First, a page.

Psychology of Men & Masculini ty2001, Vol. 2, No. I, 3-12
Copyright 2001 by the Educational Publishing Foundation1524-9220/0iy$5.00 DOI: 10.1037//1524-9126.96.36.199
Reclaiming Kindergarten:Making Kindergarten Less Harmful to Boys
Leonard SaxPoolesville, Maryland
The kindergarten curriculum has undergone fundamental change over the past 50 years. The shiftin curriculum in favor of reading preparedness has had the effect of emphasizing boys' weak-nesses and girls' strengths. Two changes are proposed. First, alternative kindergartens empha-sizing group activities and nonverbal skills must be established. Second, boys must be encouragedto enter such a kindergarten when they turn 5 years old. After 1 year of alternative kindergarten,the boy would enter contemporary kindergarten at age 6. Girls would continue to enter kinder-garten at age 5. Most boys would therefore enter first grade at age 7, most girls at age 6.Substantial evidence suggests that such a change would have many benefits, particularly for boys.
Adults think it wise to focus children's education onwhat adults need to know, without considering whatchildren are in a position to learn. . . . You shouldbegin, rather, by studying your pupils more carefully.(Rousseau, 1938, p. 2)
Jean Jacques Rousseau (1712-1778) considered ita waste of time for children to read. "Reading is theplague of childhood... . Books are good only forlearning to babble about what one does not know. Iam convinced that in matters of observation, onemust not read, one must see" (Rousseau, 1938, pp.115, 575). Rousseau believed that books should beavoided completely at least until age 12, and usedonly sparingly thereafter. Children must first learn todevelop their own minds, free of adult influence.
Swiss educator Johann Heinrich Pestalozzi (1746-1827) was the first to attempt a serious implementa-tion of Rousseau's ideas. Pestalozzi's school, estab-lished in Frankfurt, Germany, in 1804, featured nolectures, almost no books, andan extraordinary in-novationno flogging of laggard students. Thetrademark of Pestalozzi's method was the long walkthrough the countryside. Pestalozzi used these naturewalks to teach botany, geology, and zoology. Heshared Rousseau's conviction that education must berooted in firsthand experiencesuch as the naturewalksand not in reading the reports of others(Gutek, 1968).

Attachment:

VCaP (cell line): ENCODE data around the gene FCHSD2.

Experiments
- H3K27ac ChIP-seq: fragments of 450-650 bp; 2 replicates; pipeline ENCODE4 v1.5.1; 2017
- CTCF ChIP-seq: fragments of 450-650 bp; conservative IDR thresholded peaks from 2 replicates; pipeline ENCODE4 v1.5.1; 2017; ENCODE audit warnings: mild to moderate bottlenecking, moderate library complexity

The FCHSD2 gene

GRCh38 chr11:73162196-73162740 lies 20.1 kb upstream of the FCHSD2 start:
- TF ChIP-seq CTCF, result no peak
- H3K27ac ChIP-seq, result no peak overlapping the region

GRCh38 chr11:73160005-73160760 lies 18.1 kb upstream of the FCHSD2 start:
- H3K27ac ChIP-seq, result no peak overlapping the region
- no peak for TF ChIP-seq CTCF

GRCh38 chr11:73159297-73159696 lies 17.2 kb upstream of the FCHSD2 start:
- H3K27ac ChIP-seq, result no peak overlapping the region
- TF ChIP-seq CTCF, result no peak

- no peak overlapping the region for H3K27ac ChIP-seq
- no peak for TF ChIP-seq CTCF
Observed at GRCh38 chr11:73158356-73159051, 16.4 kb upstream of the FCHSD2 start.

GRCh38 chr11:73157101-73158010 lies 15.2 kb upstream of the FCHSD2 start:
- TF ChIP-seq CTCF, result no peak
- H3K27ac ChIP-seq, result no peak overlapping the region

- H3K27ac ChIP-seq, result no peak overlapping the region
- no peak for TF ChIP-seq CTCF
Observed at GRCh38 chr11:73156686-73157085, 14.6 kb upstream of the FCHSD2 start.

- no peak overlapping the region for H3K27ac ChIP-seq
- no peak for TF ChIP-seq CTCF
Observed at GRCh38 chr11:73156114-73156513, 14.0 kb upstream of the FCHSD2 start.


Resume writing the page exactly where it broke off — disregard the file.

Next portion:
Friedrich Wilhelm August Froebel (1782-1852)worked as a teacher in Pestalozzi's school from 1805to 1808. At that time, children less than 7 years of agewere believed to be too young for school. Indeed, in
Correspondence concerning this article should be ad-dressed to Leonard Sax, P.O. Box 108, Poolesville, Mary-land 20837. Electronic mail may be sent to leonardsaxprodigy.net.
many German states it was illegal for childrenyounger than 7 to attend any school. Froebel becameinterested in applying the ideas of Rousseau andPestalozzi to the previously unthinkable realm ofeducation for children ages 3 to 6.
In 1837, Froebel opened his first school specifi-cally for children ages 3 to 6 in the Thuringian townof Blankenburg. In 1839, Froebel coined the wordkindergarten to describe his new school. His neolo-gism was deliberately ambiguous: the German wordcan mean either "children's garden" or "garden ofchildren." "Children's garden" was appropriate forFroebel's kindergarten, because each child was as-signed a small garden plot to cultivate under theteacher's supervision. There was also a larger plotthat all the children worked together. This communalplot was organized with legumes in one corner, cerealgrains in another, oil plants in another, and so forth,enabling the child to learn these categories firsthand(Brosterman, 1997). Rut kindergarten also can mean"garden of children" in the Rousseauvian sense of aGarden of Eden: a pure, nourishing place in whicheach child might flourish.
By the 1860s, Froebel's kindergarten had spreadthroughout Europe and into North America. Evenbefore the kindergarten movement was firmly estab-lished in the United States, however, some Americaninnovators tried to introduce preliteracy skills into thekindergarten. These educators brought on themselvesthe wrath of Elizabeth Palmer Peabody, the mostprominent leader of the kindergarten movement inthe United States from the 1860s until her death in1894. Peabody denounced these "false kindergartens[that] cater to adults who want to see young childrenlearn to read and write and study school subjects at anearly age, rather than doing what is good for themplaying" (Beatty, 1995, pp. 60-61). Peabody defined
true kindergarten as "a company of children underseven years old, who do not learn to read, write, andcipher; nor to study objects unconnected with theirown conscious life" (Beatty, 1995, p. 61).